Is Dr. Morse overlooking the large Liberian, Sierra Leonean and Guinean populations in New York? Even if the airlines would double check visitors from these countries, others may be flying out of neighboring countries (Nigeria, for one, where there's already been an Ebola death; Ivory Coast (shares an ethnic group); Burkina Faso, and more. Since these countries are strapped to the limit and have few doctors and fewer hospital beds, we are all at risk. As Decontee Parker of Minnesota - whose husband just died of Ebola in Nigeria - said: “Patrick could've easily come home with Ebola... It's close, it's at our front door. It knocked down my front door."

Jul. 31 2014 10:49 AM
Truth & Beauty from Brooklyn

Two things I think Dr. Morse has neglected to mention:

The health care workers who work long hours and get very tired are more susceptible to any infectious disease and are less able to fight it because lack of rest compromises one's immune system.

Also, health care workers, as they are more likely to be exposed to various infectious diseases, are more likely to transmit them during their incubation period. Any health care workers who treat ebola patients need to be quarantined for a week before being permitted to treat other patients (and before traveling) so they can't inadvertently transmit any pathogens they may have acquired.

Jul. 30 2014 10:50 AM
Tony from Canarsie

Take two chill pills and call me in the morning.

Jul. 30 2014 10:49 AM
Sandy from Manhattan

I think your guest is being reckless with his advice to the caller who is nervous about returning to his native country.

Jul. 30 2014 10:46 AM

Sigh, I was a Peace Corps worker and in 1980 sent to a town that was 200 km away from the site where there was an Ebola outbreak the year before and the volunteers were evacuated. Wasn't worried then and not worried now.

I am not worried about Ebola in the United States. Ebola usually passes quickly unfortunately because people die quickly. It really can be contained with proper infectious disease control measures and equipment. This can be quite challenging in some settings in Africa, where gloves and masks are not readily available. In some area soap is hard to find.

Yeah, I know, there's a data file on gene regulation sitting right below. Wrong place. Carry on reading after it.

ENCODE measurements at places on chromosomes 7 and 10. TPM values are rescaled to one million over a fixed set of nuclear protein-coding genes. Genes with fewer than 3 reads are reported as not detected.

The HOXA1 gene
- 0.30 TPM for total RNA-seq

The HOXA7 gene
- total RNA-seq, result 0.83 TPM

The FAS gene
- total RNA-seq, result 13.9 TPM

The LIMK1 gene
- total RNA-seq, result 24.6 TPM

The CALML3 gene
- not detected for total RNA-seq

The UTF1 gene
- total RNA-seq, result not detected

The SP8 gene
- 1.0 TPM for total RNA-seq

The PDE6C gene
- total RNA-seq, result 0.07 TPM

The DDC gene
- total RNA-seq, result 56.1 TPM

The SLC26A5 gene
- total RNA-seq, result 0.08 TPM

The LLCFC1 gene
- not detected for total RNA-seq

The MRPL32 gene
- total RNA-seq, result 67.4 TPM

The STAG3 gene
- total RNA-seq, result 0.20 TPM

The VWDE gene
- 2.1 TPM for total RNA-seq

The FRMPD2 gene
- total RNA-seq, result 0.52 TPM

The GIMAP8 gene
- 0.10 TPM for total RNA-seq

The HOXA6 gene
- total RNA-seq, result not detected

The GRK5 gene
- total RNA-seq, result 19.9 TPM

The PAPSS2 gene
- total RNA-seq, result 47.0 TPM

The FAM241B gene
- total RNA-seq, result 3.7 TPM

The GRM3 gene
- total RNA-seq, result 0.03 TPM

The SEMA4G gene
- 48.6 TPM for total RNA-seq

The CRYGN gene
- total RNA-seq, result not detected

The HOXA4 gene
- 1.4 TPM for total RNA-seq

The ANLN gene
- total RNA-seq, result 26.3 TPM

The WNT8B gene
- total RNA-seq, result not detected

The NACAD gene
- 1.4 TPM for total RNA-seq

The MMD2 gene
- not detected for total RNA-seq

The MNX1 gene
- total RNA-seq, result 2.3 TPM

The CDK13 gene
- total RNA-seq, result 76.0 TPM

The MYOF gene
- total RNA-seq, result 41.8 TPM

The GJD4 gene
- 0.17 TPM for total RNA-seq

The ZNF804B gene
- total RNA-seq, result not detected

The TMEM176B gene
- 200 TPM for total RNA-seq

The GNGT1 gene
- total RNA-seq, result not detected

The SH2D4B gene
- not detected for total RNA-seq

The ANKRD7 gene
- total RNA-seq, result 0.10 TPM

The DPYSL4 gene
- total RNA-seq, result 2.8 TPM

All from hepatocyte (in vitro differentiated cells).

What amazes me is how people are now thinking that immigrants who enter through the southern borders of the the United States which is totally wacked.

So, is the caller saying that ICUs don't have proper infectious disease control measures? What kind of lousy infectious disease control measures do they employ?

Jul. 30 2014 10:39 AM
John from office

Sheldon, don't give people ideas, the House is already suing the President.

Does any good news come out of Africa, the land of AIDS?

This and the earlier story about Polio and the Taliban really make you wonder anout the world and the low level of education out there, that people believe these crazy ideas.

Jul. 30 2014 10:38 AM
Charlatan Muzzelwait

@ Sheldon - yes I think we can blame this outbreak, along with everything else that's wrong in the world on Obama.

Jul. 30 2014 10:38 AM
Peg

Can ebola be transmitted by taking some infected fluids, mixing with water and then spraying in a crowded place to infect?

Jul. 30 2014 10:31 AM
Sheldon from Brooklyn

Lets just blame Obama.

Jul. 30 2014 10:20 AM
Edward from Washington Heights AKA pretentious Hudson Heights

Should we be worried that an Islamist terrorist group may want to send a jihadi, several of the "we crave death" type, infected with Ebola on a plane to Europe or the Americas?

Jul. 30 2014 08:19 AM